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Stages of the Ongoing Global Financial Crisis: Is There a Wandering Asset-Price Bubble?

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  • Lucjan T. Orlowski

Abstract

This study identifies five distinctive stages of the current global financial crisis: the meltdown of the subprime mortgage market, spillovers into broader credit market, the liquidity crisis epitomized by the fallout of Northern Rock, Bear Stearns with contagion effects on other financial institutions, the commodity price bubble, and the ultimate demise of investment banking in the U.S. Monetary policy responses aimed at stabilizing financial markets are proposed. The study argues that the severity of the crisis is influenced strongly by changeable allocations of global savings, which lead to over-pricing of varied types of assets. The study calls such process a "wandering asset-price bubble". Unstable allocations have elevated market, credit and liquidity risks. Since its original outbreak induced by the demise of the subprime mortgage market and the mortgage-backed securities in the U.S., the crisis has reverberated across other credit areas, structured financial products and global financial institutions.

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Bibliographic Info

Paper provided by CASE-Center for Social and Economic Research in its series CASE Network Studies and Analyses with number 0372.

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Length: 26 Pages
Date of creation: 2008
Date of revision:
Handle: RePEc:sec:cnstan:0372

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Related research

Keywords: subprime mortgage crisis; credit crisis; liquidity crisis; market risk; credit risk; default risk; Level 3 assets; Basel II;

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References

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  1. Kenneth A. Froot & David S. Scharfstein & Jeremy C. Stein, 1990. "Herd on the Street: Informational Inefficiencies in a Market with Short-Term Speculation," NBER Working Papers 3250, National Bureau of Economic Research, Inc.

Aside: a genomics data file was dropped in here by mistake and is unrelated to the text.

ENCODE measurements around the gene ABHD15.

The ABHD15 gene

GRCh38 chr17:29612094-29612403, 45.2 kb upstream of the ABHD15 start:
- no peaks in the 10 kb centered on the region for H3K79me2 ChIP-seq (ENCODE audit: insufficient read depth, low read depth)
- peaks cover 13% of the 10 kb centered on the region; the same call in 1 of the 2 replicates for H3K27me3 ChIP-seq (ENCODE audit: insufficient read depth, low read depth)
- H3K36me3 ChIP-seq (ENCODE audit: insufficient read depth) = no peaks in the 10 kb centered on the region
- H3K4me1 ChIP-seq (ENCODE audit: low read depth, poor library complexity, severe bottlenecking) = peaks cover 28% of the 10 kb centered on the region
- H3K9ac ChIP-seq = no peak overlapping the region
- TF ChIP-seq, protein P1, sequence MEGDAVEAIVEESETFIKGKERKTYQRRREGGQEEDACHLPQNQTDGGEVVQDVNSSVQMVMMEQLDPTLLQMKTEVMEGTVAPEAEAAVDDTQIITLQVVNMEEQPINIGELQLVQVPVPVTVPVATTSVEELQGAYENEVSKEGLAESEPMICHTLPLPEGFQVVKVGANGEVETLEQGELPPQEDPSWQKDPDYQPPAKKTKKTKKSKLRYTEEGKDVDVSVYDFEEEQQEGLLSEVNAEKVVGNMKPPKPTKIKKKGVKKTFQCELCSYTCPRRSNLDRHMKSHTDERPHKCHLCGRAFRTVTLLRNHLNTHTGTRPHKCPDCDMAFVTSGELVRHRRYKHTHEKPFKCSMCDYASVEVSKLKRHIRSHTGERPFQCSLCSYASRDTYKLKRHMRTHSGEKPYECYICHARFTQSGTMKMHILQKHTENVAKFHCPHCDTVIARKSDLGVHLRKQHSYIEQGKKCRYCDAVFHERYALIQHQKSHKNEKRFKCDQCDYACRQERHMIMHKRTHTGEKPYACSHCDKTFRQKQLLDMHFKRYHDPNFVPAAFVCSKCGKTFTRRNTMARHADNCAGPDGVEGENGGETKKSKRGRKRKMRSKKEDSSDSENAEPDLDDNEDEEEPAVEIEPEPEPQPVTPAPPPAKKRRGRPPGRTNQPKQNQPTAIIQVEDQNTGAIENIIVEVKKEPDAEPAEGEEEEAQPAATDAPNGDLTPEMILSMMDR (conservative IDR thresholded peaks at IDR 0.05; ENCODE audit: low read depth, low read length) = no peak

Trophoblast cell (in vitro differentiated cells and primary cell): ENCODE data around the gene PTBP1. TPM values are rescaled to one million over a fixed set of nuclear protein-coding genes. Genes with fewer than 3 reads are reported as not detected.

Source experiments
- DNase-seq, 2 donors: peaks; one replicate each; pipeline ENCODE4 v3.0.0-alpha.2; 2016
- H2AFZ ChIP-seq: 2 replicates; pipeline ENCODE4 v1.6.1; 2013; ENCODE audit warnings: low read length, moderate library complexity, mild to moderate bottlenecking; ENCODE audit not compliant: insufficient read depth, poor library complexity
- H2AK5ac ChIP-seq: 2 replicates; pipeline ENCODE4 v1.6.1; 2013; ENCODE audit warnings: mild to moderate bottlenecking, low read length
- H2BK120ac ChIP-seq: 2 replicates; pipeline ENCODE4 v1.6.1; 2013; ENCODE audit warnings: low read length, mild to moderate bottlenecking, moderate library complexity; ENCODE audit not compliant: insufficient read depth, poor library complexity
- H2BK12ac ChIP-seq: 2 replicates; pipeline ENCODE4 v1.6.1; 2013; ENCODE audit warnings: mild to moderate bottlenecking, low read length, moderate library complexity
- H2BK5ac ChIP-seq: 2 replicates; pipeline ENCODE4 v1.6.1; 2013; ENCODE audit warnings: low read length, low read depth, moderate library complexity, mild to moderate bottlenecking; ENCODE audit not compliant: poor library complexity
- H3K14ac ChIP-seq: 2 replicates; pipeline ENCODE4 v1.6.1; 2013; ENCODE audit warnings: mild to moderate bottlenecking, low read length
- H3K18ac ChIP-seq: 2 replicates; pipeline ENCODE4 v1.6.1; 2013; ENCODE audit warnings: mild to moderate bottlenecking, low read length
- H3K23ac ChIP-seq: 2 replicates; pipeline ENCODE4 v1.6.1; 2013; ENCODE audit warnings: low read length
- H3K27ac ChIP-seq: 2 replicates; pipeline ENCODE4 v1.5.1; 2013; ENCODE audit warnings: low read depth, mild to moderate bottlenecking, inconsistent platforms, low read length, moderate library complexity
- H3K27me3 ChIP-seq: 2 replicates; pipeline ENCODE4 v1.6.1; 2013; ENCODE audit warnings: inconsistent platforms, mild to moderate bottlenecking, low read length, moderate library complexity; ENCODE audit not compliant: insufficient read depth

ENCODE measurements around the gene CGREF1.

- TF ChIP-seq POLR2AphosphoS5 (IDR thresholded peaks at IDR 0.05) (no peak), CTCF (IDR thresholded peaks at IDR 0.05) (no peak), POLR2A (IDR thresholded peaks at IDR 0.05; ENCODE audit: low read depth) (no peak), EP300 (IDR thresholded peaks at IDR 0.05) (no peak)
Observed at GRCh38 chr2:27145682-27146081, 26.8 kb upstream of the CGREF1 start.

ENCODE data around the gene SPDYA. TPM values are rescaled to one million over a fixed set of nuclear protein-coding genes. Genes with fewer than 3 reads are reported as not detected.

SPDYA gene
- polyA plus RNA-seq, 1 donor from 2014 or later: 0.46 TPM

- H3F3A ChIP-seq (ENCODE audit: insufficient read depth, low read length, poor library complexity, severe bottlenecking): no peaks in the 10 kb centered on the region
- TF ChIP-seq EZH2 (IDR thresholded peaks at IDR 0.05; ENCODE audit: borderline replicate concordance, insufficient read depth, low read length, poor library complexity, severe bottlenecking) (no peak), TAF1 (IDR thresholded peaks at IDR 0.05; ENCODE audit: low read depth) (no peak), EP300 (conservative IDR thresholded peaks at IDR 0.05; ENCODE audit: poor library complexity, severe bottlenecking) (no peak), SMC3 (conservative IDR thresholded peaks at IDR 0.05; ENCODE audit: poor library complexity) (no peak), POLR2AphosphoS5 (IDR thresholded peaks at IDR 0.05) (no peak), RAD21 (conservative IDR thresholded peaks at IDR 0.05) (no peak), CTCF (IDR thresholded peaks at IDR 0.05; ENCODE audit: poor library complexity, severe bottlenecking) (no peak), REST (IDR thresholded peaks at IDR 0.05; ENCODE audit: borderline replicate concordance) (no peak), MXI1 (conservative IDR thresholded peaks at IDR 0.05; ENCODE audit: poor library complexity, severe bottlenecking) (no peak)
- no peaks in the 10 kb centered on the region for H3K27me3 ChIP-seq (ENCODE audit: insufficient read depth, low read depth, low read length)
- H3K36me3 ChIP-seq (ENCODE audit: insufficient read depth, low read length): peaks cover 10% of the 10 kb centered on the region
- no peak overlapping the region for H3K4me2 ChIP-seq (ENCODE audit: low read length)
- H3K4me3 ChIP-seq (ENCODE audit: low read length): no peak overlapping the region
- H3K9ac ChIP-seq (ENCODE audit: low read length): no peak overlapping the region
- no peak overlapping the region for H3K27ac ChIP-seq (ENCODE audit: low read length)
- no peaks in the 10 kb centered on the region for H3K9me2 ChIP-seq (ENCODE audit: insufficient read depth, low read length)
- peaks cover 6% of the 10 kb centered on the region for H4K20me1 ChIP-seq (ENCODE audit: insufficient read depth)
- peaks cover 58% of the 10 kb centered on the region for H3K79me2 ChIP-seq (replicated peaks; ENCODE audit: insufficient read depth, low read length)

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  6. Svensson, Lars E.O., 1998. "Inflation Targeting as a Monetary Policy Rule," Seminar Papers 646, Stockholm University, Institute for International Economic Studies.
  7. Hui Tong & Shang-Jin Wei, 2008. "Real Effects of the Subprime Mortgage Crisis: Is it a Demand or a Finance Shock?," NBER Working Papers 14205, National Bureau of Economic Research, Inc.
  8. Hui Tong & Shang-Jin Wei, 2008. "Real Effects of the Subprime Mortgage Crisis," IMF Working Papers 08/186, International Monetary Fund.
  9. Orlowski, Lucjan T., 2008. "Relative inflation-forecast as monetary policy target for convergence to the euro," Journal of Policy Modeling, Elsevier, vol. 30(6), pages 1061-1081.
  10. Danielle DiMartino & John V. Duca & Harvey Rosenblum, 2007. "From complacency to crisis: financial risk taking in the early 21st century," Economic Letter, Federal Reserve Bank of Dallas, vol. 2(dec).
  11. L. Randall Wray, 2008. "Financial Markets Meltdown: What Can We Learn from Minsky," Economics Public Policy Brief Archive ppb_94, Levy Economics Institute.
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  13. Stevans, Lonnie & Sessions, David, 2008. "Speculation, Futures Prices, and the U.S. Real Price of Crude Oil," MPRA Paper 9456, University Library of Munich, Germany, revised 04 Jul 2008.
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Cited by:
  1. Orlowski, Lucjan T., 2012. "Financial crisis and extreme market risks: Evidence from Europe," Review of Financial Economics, Elsevier, vol. 21(3), pages 120-130.

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